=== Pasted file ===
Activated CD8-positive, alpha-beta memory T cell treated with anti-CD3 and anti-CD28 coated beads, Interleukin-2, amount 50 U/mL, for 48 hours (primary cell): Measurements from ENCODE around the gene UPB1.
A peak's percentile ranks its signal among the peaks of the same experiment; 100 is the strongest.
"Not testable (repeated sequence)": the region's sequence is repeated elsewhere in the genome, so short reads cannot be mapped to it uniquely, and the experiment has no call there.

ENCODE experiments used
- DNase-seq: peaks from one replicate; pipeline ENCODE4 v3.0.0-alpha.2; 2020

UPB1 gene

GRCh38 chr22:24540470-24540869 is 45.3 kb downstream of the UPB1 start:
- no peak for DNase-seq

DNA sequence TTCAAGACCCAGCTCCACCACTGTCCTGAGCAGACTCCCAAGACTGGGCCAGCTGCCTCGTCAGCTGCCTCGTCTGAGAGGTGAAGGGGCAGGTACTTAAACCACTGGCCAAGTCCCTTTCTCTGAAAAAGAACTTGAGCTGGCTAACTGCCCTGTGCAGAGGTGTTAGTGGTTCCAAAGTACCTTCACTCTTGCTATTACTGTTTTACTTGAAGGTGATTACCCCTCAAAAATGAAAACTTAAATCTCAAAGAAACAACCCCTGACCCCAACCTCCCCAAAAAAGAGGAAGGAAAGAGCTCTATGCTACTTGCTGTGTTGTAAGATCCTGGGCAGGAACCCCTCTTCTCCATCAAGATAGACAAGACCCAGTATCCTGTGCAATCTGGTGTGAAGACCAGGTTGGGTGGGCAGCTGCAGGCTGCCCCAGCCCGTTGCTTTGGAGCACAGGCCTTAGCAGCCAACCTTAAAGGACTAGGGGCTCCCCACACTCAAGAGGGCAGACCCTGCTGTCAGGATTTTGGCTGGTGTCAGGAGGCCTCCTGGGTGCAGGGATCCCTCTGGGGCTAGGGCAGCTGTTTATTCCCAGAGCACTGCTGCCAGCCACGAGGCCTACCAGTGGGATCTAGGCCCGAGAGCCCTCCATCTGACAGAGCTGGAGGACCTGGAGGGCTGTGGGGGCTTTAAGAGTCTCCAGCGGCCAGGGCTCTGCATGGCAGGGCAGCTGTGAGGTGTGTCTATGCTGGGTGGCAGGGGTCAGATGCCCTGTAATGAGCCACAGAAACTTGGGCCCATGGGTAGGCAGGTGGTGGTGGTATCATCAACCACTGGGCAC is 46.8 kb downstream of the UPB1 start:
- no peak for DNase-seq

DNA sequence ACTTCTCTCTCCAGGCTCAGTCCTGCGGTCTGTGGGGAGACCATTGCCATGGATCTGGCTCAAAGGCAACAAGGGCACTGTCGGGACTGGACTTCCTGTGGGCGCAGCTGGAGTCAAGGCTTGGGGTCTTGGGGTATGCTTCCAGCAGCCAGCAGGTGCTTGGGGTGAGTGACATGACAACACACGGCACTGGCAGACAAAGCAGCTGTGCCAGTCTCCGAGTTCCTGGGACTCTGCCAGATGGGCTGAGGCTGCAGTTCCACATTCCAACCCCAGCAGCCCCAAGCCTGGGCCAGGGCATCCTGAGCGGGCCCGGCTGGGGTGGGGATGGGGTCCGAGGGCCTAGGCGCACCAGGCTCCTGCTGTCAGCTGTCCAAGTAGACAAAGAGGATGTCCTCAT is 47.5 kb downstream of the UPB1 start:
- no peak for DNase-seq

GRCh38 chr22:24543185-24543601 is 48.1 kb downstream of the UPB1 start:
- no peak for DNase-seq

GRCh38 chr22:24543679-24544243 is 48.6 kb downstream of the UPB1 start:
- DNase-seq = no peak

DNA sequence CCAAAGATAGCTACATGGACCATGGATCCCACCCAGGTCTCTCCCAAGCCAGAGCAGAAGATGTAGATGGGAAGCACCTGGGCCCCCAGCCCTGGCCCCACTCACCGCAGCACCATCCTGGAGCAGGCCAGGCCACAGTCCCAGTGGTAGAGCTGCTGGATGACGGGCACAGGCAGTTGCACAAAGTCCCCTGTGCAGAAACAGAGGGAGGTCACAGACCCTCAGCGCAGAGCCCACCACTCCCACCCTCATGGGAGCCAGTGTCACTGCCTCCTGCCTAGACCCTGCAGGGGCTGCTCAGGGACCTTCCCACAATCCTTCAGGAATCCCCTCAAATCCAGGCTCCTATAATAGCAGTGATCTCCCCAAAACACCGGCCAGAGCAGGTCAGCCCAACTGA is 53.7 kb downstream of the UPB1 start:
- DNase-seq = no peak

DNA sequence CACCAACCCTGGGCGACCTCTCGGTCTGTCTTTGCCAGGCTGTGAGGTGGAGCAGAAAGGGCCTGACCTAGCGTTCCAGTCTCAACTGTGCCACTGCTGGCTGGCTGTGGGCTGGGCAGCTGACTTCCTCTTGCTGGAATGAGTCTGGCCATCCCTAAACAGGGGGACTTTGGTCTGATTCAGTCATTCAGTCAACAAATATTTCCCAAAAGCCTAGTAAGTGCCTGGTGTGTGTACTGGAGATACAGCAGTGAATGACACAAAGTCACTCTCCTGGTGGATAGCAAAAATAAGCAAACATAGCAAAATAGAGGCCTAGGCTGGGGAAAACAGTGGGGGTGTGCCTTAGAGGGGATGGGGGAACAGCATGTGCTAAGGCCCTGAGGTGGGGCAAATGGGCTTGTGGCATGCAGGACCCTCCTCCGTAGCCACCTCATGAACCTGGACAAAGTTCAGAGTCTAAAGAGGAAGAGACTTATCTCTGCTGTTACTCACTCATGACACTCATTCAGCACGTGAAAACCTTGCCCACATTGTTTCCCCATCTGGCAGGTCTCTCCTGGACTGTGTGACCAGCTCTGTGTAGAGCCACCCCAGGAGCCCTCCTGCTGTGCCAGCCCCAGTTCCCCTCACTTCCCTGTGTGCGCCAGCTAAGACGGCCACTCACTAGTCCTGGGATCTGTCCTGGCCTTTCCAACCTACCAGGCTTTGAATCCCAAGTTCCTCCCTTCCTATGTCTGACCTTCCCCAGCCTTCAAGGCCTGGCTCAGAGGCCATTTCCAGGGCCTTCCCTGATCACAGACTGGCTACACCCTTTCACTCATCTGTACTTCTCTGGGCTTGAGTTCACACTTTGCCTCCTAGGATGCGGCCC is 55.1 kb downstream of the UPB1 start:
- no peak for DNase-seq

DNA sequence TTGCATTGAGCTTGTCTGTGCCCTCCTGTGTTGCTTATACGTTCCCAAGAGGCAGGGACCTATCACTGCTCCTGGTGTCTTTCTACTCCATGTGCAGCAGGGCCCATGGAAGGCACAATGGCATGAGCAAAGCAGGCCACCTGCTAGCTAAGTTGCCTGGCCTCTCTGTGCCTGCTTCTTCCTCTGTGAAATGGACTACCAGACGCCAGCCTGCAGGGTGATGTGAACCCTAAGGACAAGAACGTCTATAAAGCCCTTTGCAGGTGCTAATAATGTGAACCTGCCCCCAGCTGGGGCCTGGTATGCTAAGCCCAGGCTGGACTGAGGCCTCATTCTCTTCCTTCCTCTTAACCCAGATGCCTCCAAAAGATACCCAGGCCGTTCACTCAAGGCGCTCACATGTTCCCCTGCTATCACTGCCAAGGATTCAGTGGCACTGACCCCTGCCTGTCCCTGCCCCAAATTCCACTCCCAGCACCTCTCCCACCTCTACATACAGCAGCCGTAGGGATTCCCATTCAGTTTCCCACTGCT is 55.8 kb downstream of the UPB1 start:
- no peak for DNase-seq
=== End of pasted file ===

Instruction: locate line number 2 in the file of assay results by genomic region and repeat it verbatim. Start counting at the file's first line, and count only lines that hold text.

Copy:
A peak's percentile ranks its signal among the peaks of the same experiment; 100 is the strongest.